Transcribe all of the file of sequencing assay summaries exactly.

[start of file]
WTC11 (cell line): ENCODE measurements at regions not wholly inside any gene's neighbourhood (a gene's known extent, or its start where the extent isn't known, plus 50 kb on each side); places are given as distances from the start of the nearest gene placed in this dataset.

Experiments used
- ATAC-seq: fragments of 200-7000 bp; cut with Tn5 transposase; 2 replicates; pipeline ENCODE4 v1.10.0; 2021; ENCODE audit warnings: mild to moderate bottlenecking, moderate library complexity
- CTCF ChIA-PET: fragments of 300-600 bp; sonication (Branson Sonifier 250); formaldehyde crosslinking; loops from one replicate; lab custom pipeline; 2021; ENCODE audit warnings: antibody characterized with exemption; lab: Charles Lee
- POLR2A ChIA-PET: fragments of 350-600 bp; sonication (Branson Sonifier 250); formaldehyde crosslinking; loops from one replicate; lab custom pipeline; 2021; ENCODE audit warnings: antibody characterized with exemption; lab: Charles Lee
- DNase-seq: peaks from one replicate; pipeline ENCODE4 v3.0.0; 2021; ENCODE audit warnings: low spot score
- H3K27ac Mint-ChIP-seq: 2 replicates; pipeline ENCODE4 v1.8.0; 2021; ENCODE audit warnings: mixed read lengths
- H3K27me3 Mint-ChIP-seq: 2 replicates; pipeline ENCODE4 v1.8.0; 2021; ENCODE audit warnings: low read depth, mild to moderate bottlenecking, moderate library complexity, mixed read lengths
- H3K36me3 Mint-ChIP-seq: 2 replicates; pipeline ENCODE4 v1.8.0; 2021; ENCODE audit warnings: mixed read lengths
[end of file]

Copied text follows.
WTC11 (cell line): ENCODE measurements at regions not wholly inside any gene's neighbourhood (a gene's known extent, or its start where the extent isn't known, plus 50 kb on each side); places are given as distances from the start of the nearest gene placed in this dataset.

Experiments used
- ATAC-seq: fragments of 200-7000 bp; cut with Tn5 transposase; 2 replicates; pipeline ENCODE4 v1.10.0; 2021; ENCODE audit warnings: mild to moderate bottlenecking, moderate library complexity
- CTCF ChIA-PET: fragments of 300-600 bp; sonication (Branson Sonifier 250); formaldehyde crosslinking; loops from one replicate; lab custom pipeline; 2021; ENCODE audit warnings: antibody characterized with exemption; lab: Charles Lee
- POLR2A ChIA-PET: fragments of 350-600 bp; sonication (Branson Sonifier 250); formaldehyde crosslinking; loops from one replicate; lab custom pipeline; 2021; ENCODE audit warnings: antibody characterized with exemption; lab: Charles Lee
- DNase-seq: peaks from one replicate; pipeline ENCODE4 v3.0.0; 2021; ENCODE audit warnings: low spot score
- H3K27ac Mint-ChIP-seq: 2 replicates; pipeline ENCODE4 v1.8.0; 2021; ENCODE audit warnings: mixed read lengths
- H3K27me3 Mint-ChIP-seq: 2 replicates; pipeline ENCODE4 v1.8.0; 2021; ENCODE audit warnings: low read depth, mild to moderate bottlenecking, moderate library complexity, mixed read lengths
- H3K36me3 Mint-ChIP-seq: 2 replicates; pipeline ENCODE4 v1.8.0; 2021; ENCODE audit warnings: mixed read lengths